By Sarah R. Kiser, CPNP-BC
As I sat around the table this Thanksgiving, listening to the laughter of my kids, noticing their joy, their smiles, and seeing their messy faces after a generous serving of pumpkin pie, I felt completely at peace. The holiday season, packed with family traditions and the embedded intentionality of spending time with those we love, is a season I look forward to each year. It is also time many of us spend in reflection. We ponder where our lives were at this same time last year, and how the journey through the last 365 days has changed us.
This year, I also find myself reflecting on privileges that I, as a white individual, raised in an upper, middle class family, and educated in an affluent school district, experience. Privilege that surely contributes to my perception of the winter holidays as a season of effortless joy, indulgent eating, time off work, gift exchanges, and peaceful rest with my family. A time without concern for my family’s safety, housing stability, or financial solvency. These privileges, not earned by hard work or needing any amount of pulling myself up by my bootstraps, are largely the result of circumstances I was born into and lifelong access to abundant resources.
Many of the students we care for in school-based health centers are not privy to this level of societal privilege. Understanding the painful realities, inequities, and stacked disadvantages our patients face is essential to providing them with competent health services. Also essential is ensuring that the care we provide is not marred by an unintentional, implicit bias. As society is being challenged each day to recognize and check the privileges they enjoy, I’ve been thinking a lot, lately, about the challenges some of my patients face when entering my office. Challenges that I do not experience when meeting with my own health care provider. How does my own implicit bias, developed as a byproduct of my life experiences, media exposure, education, and racial privilege, affect the care I provide to my patients?
There is a robust body of evidence supporting the prevalence of racial bias in healthcare providers as well as the reality of institutional racism in medicine. The Institute of Medicine came out with a landmark publication in 2003, “Unequal Treatment: Confronting Racial and Ethnic Disparities in Health Care” which identifies discrimination in both healthcare systems and at the patient/provider level. This publication opened the doors to a plethora of further studies which have confirmed, time and again, that despite the best intentions of the provider or facility, many of us are practicing in ways, and at institutions, that are unintentionally discriminatory.
Wrestling with what implicit bias means, how this affects the way we practice medicine, and how this influences the assumptions we subconsciously make about patients, is crucial if we are committed to providing care that is compassionate and respects the dignity of our patients. Digging deep into what our specific biases may be is also essential for personal growth, as they are often misunderstandings or assumptions we are unaware we are making.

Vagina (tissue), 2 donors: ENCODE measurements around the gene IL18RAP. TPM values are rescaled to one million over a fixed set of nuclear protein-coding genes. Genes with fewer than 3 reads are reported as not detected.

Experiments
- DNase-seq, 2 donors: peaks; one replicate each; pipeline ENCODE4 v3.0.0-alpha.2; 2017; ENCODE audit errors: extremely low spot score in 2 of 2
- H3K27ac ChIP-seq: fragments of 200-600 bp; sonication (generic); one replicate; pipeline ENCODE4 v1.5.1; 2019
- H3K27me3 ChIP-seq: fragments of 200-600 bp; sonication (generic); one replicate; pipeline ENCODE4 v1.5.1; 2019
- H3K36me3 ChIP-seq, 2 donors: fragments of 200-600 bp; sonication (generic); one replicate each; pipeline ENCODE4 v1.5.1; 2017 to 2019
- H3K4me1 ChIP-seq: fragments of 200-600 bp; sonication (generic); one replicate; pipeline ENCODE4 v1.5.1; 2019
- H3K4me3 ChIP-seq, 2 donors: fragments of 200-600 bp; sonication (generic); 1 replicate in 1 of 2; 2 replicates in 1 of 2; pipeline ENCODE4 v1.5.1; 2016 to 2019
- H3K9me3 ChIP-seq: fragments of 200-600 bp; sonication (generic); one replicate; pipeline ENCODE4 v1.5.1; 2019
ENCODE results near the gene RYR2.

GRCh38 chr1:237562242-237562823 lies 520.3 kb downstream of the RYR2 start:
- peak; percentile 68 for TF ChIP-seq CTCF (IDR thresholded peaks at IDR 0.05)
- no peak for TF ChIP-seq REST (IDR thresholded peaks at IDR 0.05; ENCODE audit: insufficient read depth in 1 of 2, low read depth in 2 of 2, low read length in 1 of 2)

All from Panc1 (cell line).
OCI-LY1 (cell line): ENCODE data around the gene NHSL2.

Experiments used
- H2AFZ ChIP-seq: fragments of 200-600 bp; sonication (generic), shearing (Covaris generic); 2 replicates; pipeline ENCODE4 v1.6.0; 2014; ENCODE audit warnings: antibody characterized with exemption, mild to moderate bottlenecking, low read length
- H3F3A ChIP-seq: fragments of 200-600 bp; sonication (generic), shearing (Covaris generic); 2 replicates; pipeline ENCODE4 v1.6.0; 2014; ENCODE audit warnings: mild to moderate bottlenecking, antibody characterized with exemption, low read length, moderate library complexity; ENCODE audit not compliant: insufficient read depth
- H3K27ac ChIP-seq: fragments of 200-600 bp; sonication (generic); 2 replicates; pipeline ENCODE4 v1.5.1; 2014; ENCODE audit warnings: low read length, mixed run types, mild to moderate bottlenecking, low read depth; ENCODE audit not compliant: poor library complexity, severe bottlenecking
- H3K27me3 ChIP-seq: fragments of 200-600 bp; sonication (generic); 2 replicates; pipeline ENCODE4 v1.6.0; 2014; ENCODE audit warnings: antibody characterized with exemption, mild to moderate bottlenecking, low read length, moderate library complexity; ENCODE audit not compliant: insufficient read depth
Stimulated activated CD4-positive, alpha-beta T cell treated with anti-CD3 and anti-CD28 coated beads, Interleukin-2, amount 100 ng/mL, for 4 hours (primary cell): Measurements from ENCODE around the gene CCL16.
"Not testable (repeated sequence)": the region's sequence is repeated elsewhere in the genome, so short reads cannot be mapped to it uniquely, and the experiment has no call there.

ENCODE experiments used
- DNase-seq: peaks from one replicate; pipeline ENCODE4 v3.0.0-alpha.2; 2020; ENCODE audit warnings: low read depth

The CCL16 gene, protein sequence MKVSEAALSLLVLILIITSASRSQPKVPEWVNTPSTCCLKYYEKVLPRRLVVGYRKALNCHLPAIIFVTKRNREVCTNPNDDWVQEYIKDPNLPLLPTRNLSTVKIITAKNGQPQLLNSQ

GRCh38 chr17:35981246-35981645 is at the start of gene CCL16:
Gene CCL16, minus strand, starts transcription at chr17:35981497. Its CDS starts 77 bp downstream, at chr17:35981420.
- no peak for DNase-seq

So how do I, or any of us for that matter, explore our implicit biases? How do we identify the ways we may be unintentionally racist or discriminatory? How might our institutions, even subtly, engage in practices that are not culturally sensitive?
Consider starting with an implicit bias test, or reading up on institutionalized racism in US healthcare. It’s also helpful to get up to speed on studies that explore the effect of implicit bias on prescriptive practice and health outcomes in pediatric populations. For instance, as a prescriber of contraception, it was disheartening to learn that intrauterine devices are recommended for contraception more frequently to low SES Latinas and blacks than to whites. Sadly, it is theorized that this is related to provider bias that links low SES minority groups with promiscuity, unplanned pregnancy, and poor compliance with medication regimes. It is also well documented that patients of color receive less pain management than their white counterparts for the same conditions, even when accounting for insurance status and severity of pain. Further, a study from 2012 in the American Journal of Public Health found that, when primed with an African American face, healthcare providers were quick to assume the presence of stereotypical diseases - not only diseases African Americans are genetically predisposed to, but also conditions with no biological predisposition such as obesity and drug abuse.
Built deliberately to reach minority and at risk youth, and designed to improve access to high quality healthcare, school-based health centers start from a place that is intentional about combating discriminatory practice in medicine. Still, there is always room for improvement. Health centers are only as effective as the providers within, so it’s up to us to ensure the care we provide is unbiased, culturally sensitive, and compassionate. Together, let’s commit to exposing implicit bias and overcoming the stronghold it has on our minds. The kids, our patients, deserve better.
Sarah R. Kiser, CPNP-PC, is a PNP with over a decade of experience in pediatric nursing. She is currently employed at the Dana Hall School, a school-based health center in Massachusetts’ MetroWest. Check out her blog: www.kidshealthwithsarah.com.